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Virtual reality

In my series overview yesterday, I pointed out that the Colorado Rockies' offense has improved this season. It's improved by quite a margin, actually, and last night was more evidence of this. Still, we can't seem to buy any love from the only place it really matters: Big Media. Oh, they love Barry Bonds and his pathetic season, they love the Yanks and their rubber-band rotation, they even love the Brewers "(mostly)", but the Rockies?

The verdict: Not for real
Except for some tweaks to the supporting cast, these Rockies sure do look a lot like the same team that finished last in the NL West last year -- only older. Which is a good thing if you ran 19 rookies out there the year before, as the Rockies did. There is promise here. And there is talent in the system. But is this team going to go from 67 wins to the playoffs? Sorry.

"I think they just had a good week," said one front-office man. ... "On paper, I can't get too excited about that team," said an NL GM, "even though 85 might win that division."

Here we start to see some of the problem. These execs and Jayson Stark are looking at the Rox without any sort of historical context, which is a shame since Stark has so many reference boys (reference minions?) around to provide him with that sort of thing. It's not just that the Rockies had a good week, they had a great week, on the road. Of course they've proven remarkably ineffective at protecting the home fires thus far, but we'll skip that point for now since it doesn't help my argument. Here are five  certain things I can tell about the Rockies already that are clearly different this year from last year:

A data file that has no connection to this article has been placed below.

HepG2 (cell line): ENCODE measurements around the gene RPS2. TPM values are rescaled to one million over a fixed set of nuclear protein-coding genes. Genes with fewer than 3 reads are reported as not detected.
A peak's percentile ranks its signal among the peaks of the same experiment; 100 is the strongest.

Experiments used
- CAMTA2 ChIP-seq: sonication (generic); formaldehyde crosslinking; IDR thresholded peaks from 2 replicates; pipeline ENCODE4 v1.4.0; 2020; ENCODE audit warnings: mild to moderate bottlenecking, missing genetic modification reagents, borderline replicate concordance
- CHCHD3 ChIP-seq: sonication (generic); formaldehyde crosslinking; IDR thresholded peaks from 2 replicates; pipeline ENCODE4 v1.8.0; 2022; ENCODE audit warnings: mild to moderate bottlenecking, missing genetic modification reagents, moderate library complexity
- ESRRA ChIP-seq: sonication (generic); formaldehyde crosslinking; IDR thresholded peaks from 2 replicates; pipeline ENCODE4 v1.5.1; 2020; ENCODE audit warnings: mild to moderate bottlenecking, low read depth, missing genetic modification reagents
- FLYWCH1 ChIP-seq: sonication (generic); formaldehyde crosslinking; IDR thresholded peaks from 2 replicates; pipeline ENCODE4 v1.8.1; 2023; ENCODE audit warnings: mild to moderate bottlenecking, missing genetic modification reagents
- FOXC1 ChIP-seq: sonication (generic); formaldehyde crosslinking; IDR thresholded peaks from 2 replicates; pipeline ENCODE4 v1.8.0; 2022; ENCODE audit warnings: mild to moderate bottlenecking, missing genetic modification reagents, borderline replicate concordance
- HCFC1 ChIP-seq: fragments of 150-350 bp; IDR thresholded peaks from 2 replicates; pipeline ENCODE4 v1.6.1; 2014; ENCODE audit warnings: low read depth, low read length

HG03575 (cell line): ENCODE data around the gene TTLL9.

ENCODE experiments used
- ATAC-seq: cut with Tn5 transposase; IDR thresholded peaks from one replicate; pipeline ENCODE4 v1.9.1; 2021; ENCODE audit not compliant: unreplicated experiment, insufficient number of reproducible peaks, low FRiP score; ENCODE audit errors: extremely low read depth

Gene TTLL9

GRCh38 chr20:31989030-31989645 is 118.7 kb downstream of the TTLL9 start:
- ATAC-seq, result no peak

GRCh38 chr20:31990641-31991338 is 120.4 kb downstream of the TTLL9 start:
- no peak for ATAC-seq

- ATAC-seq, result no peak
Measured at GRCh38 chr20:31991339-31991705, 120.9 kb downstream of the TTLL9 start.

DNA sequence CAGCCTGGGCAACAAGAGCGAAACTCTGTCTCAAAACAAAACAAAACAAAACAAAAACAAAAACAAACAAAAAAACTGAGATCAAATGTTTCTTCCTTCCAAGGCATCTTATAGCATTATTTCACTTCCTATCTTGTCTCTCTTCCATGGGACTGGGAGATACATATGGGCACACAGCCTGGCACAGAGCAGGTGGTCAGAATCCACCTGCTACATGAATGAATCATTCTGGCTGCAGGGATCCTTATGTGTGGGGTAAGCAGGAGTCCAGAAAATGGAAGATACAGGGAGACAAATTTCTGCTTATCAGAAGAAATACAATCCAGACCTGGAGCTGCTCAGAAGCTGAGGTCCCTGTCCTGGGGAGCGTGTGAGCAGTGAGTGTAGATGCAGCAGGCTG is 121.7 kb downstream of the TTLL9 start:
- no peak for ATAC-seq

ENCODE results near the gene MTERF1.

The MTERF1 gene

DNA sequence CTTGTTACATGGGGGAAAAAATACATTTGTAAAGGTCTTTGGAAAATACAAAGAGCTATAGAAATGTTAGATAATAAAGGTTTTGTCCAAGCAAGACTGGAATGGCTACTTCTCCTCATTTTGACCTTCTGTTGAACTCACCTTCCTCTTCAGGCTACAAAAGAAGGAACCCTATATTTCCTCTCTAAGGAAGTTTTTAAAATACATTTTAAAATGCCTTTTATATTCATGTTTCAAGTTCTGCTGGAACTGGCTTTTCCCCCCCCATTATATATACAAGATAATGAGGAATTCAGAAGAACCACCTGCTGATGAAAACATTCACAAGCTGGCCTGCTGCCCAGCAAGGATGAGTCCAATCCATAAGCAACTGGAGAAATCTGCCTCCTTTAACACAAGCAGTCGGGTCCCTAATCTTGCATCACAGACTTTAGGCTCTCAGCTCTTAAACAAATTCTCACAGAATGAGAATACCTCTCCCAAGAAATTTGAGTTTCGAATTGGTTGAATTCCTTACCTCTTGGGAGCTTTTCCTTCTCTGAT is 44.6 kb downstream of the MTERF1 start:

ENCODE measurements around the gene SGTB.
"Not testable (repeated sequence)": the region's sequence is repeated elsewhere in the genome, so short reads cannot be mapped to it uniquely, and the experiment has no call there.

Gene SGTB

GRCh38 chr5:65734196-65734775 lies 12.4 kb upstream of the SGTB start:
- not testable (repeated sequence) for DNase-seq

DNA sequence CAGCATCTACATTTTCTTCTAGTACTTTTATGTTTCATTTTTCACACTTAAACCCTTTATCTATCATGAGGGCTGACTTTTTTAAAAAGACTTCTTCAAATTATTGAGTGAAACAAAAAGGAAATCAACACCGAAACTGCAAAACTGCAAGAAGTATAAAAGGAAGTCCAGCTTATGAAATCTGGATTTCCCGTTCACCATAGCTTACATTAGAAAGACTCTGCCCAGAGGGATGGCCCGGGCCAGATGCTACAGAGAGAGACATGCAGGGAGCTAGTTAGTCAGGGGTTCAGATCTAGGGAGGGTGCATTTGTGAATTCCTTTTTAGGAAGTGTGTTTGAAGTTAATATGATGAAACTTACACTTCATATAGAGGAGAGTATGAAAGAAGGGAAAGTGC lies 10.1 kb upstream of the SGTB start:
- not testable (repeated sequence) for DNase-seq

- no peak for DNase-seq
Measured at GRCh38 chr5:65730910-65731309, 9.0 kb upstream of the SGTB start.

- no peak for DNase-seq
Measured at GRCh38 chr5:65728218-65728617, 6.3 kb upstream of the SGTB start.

1. Our bullpen is more effective at protecting leads from the start. It wasn't until the middle of May last year that we had any sort of stability in the pen. This year is another story as we've only had one blown lead, and that had more to do with poor defensive judgment than poor pitching.
  2. Brad Hawpe has found his power stroke. Last year, Hawpe's swings were generally tentative, it seemed like he would come to the plate not wanting to look bad rather than looking for his pitch, and then he got injured and he just never was able to show the talent he's showing now.
  3. Matt Holliday has matured as a batter. This happened sometime during the middle of last season, I think, but Matt's become more consistent and less prone to streaks.
  4. The team has depth. Jamey Carroll notwithstanding, the team actually has replacement level replacements.
  5. Aaron Cook for a full season (alright, maybe not so certain). Not that he or Jennings are a true anchor to the rotation, but the pair combined certainly do provide steady innings when we need them.
Anyway, it's way too soon to write off the team as out of the playoffs, but I think we should expect this sort of talk at least until August, then the bandwagon will start to roll.